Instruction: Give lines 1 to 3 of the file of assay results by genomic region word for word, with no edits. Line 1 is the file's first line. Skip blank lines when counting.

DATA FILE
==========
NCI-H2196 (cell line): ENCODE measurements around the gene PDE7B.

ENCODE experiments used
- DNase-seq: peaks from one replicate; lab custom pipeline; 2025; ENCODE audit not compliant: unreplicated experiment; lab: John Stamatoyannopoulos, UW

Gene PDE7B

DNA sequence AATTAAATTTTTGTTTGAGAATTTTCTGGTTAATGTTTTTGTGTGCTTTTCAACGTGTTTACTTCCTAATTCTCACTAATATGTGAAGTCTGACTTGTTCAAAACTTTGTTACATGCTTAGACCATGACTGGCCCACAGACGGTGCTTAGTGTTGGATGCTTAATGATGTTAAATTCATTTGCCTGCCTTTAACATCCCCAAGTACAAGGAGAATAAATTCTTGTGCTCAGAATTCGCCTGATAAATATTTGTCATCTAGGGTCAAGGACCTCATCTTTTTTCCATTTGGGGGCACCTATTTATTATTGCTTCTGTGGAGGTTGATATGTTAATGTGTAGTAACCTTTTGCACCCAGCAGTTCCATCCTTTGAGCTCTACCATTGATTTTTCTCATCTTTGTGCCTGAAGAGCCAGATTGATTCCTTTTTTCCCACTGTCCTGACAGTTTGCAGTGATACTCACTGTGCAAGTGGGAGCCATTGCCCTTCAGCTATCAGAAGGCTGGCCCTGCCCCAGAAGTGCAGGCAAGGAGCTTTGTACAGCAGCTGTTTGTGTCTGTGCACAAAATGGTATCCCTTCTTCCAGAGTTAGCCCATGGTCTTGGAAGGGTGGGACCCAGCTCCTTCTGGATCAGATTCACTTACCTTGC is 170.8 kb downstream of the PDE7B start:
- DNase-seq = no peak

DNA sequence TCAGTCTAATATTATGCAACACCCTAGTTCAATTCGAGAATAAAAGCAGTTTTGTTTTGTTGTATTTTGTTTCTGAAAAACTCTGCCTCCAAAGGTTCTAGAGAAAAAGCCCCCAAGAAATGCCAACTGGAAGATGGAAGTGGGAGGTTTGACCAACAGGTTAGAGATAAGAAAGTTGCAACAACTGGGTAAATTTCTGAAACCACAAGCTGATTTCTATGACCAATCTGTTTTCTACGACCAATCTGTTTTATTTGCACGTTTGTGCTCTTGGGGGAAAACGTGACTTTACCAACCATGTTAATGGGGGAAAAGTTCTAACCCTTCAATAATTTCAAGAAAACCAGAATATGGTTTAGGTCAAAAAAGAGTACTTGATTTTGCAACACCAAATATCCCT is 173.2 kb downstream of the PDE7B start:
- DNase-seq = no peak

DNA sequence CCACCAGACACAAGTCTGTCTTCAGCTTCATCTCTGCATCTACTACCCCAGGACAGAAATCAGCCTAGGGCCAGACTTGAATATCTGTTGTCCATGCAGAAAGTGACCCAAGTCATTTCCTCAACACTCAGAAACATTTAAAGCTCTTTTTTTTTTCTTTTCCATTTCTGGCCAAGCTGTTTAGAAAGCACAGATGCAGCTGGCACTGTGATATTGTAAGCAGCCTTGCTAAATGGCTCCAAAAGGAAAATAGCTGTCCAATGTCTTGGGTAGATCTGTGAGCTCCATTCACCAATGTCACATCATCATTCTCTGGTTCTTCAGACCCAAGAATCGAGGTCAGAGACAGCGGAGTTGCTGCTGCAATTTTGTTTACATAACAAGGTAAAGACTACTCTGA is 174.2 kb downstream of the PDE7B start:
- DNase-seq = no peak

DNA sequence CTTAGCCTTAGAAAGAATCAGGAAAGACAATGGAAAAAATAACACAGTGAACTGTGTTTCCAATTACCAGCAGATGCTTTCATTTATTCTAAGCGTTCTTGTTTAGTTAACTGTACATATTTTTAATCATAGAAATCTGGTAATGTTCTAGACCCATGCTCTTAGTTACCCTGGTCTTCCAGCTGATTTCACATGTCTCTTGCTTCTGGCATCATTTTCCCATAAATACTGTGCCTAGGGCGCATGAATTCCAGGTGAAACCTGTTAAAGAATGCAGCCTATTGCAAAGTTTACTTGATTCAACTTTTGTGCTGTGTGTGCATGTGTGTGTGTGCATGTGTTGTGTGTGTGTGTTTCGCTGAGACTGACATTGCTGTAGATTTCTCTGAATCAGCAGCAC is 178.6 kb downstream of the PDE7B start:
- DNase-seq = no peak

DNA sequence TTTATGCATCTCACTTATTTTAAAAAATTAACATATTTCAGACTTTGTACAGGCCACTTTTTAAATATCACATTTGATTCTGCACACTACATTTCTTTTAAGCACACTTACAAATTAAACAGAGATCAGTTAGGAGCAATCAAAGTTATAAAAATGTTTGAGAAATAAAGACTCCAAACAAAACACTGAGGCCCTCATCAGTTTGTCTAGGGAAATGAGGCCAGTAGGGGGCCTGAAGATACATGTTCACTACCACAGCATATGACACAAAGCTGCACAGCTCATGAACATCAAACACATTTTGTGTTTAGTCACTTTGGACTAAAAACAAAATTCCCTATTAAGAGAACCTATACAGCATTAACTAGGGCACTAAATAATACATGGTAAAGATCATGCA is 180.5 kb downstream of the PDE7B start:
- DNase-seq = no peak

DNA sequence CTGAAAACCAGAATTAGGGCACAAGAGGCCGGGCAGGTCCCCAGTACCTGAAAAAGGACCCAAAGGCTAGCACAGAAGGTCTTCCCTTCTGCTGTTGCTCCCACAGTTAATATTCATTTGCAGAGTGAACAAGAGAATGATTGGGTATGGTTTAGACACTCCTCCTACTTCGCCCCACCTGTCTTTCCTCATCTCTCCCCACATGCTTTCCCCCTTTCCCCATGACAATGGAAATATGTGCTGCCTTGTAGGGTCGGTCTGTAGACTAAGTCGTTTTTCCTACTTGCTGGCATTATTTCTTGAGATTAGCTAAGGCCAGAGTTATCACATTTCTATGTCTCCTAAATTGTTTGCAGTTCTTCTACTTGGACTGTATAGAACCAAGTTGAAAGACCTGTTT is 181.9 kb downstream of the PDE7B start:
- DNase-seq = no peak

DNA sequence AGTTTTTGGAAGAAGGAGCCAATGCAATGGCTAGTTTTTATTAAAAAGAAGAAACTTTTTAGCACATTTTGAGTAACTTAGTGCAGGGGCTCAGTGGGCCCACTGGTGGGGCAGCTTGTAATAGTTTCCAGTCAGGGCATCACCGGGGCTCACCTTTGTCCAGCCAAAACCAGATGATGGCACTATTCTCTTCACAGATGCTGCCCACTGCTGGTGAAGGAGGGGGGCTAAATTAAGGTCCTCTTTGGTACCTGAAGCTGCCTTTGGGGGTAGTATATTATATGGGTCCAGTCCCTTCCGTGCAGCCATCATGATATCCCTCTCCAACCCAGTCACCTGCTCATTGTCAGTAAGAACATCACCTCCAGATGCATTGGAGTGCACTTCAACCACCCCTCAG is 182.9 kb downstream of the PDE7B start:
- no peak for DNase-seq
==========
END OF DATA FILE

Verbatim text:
NCI-H2196 (cell line): ENCODE measurements around the gene PDE7B.

ENCODE experiments used
- DNase-seq: peaks from one replicate; lab custom pipeline; 2025; ENCODE audit not compliant: unreplicated experiment; lab: John Stamatoyannopoulos, UW